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May 24, 2019

24 million insured Americans are spending a big chunk of their income on medical bills

Such expenses are a growing financial burden on household budgets, according to new analysis

Health Insurance Spending
insured american medical bill spending RikkisRefuge Other/Flickr

Many Americans are spending more than 10 percent of their household income on medical bills.

For the 158 million Americans covered by employer-provided health insurance, higher premiums, deductibles and copays have become the norm as employers share more and more of the growing costs.

A new analysis by The Commonwealth Fund finds that such expenses are a growing financial burden on household budgets.

Using data from the Current Population Survey, a government-run survey, The Commonwealth Fund was able to determine the actual amount spent by households on premium contributions for their employer coverage, in addition to out-of-pocket costs for health care. The Fund determined these costs for the 2016-2017 fiscal year.

RELATED READ: Preventive care covered in full by health insurance…but what exactly is it?

Here are some of the main findings from the analysis. (The Fund defines premium contributions and out-of-pocket expenses as "high" if individuals lived in households spending 10 percent or more of annual income on either one of those costs.)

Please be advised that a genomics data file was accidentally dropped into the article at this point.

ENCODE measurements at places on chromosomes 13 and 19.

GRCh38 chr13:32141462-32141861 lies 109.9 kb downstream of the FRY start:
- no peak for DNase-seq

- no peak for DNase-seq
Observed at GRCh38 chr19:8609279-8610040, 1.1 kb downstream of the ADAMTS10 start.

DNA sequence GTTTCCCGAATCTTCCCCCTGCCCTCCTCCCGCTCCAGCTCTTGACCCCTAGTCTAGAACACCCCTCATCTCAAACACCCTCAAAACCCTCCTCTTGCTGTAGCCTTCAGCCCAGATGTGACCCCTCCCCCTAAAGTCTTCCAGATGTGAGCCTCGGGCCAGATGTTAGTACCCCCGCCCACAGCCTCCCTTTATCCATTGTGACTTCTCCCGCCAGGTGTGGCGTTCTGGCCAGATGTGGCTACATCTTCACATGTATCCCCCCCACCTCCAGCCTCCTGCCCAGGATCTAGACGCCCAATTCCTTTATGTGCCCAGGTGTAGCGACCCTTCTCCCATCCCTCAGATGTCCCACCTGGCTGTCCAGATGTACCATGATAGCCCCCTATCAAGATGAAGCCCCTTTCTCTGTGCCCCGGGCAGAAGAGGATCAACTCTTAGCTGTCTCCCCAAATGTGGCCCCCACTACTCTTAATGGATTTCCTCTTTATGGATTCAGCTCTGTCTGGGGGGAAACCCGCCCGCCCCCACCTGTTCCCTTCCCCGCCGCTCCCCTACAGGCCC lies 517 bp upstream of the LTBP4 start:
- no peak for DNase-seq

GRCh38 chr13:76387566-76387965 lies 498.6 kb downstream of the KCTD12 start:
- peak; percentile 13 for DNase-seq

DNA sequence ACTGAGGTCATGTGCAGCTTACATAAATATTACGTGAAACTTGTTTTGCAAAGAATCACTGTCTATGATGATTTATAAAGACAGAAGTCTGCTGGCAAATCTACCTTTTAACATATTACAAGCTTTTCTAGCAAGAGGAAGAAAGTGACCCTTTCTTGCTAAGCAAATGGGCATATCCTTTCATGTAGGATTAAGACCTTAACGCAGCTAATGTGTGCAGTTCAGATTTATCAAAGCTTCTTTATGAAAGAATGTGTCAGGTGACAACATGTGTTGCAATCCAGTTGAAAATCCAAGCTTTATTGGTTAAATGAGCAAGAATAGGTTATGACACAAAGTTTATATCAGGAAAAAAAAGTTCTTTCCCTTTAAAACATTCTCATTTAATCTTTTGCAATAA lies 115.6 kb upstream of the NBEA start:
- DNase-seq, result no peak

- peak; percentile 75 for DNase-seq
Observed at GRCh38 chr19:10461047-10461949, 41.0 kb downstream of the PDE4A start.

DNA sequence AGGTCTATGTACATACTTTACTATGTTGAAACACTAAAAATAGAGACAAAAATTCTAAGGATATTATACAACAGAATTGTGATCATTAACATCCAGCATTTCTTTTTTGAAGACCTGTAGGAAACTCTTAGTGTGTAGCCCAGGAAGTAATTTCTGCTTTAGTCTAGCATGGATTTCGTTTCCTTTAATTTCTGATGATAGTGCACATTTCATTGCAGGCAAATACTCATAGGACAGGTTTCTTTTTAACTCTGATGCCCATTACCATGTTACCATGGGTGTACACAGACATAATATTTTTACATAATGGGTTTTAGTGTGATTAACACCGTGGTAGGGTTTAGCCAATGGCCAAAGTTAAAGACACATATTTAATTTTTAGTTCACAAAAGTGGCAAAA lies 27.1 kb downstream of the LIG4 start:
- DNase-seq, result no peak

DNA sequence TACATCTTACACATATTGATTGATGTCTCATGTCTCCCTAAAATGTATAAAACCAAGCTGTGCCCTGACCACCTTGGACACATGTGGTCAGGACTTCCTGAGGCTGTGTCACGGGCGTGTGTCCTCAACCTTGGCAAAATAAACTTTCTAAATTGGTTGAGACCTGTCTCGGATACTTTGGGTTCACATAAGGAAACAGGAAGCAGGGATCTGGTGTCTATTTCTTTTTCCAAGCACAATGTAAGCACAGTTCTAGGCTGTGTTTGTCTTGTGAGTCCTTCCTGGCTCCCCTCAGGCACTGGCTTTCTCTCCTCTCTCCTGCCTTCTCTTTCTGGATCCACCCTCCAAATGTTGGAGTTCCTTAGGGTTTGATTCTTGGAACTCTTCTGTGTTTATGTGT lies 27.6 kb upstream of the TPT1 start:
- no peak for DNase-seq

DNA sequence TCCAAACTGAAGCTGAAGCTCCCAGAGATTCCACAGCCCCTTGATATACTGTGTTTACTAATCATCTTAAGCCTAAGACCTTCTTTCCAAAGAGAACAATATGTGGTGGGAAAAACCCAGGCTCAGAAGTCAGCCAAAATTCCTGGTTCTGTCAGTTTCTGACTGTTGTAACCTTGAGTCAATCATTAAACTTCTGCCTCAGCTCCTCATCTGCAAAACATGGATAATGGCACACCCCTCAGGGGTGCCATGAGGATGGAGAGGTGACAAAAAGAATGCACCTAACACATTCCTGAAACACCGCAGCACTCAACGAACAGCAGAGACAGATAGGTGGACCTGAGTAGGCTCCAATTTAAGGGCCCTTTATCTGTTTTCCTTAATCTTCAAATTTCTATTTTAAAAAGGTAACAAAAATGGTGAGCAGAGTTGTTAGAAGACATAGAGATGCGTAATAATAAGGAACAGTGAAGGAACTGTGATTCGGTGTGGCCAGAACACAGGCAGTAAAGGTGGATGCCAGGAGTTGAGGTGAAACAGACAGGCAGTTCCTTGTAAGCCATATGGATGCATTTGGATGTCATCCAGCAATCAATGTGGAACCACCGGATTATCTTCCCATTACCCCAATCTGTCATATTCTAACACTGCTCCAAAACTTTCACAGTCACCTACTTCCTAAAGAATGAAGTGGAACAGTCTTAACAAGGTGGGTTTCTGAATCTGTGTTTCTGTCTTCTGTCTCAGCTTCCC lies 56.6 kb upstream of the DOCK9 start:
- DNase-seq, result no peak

• Nearly 24 million Americans with employer coverage were found to have either high premium contributions or high out-of-pocket costs compared to their income, or both.

• The median amount spent annually on premiums and out-of-pocket costs ranged from $1,500 in Hawaii to $5,540 in South Dakota. The median expense in Pennsylvania was $3,364, with nearly 2.1 percent incurring high costs relative to their income. In New Jersey, the numbers were worse – $4,300 and 2.6 percent, respectively.

• Across the states, six to 17 percent of people with employer health coverage had premium contributions were deemed high compared to their income — especially in the South. In 11 states, households in the top 10 percent of spending on premium contributions paid at least $9,000 a year. In New Jersey, 11.5 percent of individuals paid premiums deemed high; in Pennsylvania it was 10.9 percent of individuals. (The national average was 11.6 percent.) 

One policy option could help reduce the high costs, the Fund said:

Fix the so-called family coverage glitch by pegging affordability and access to marketplace subsidies to the cost of family coverage rather than single coverage. Currently, under the Affordable Care Act, a worker with employer premium expenses for a single-person plan that exceed 9.9 percent of income may be eligible for subsidized marketplace coverage. But families that spend that much for a family plan are not eligible, creating the family coverage glitch.

View the full health care spending report and analysis by The Commonwealth Fund here.

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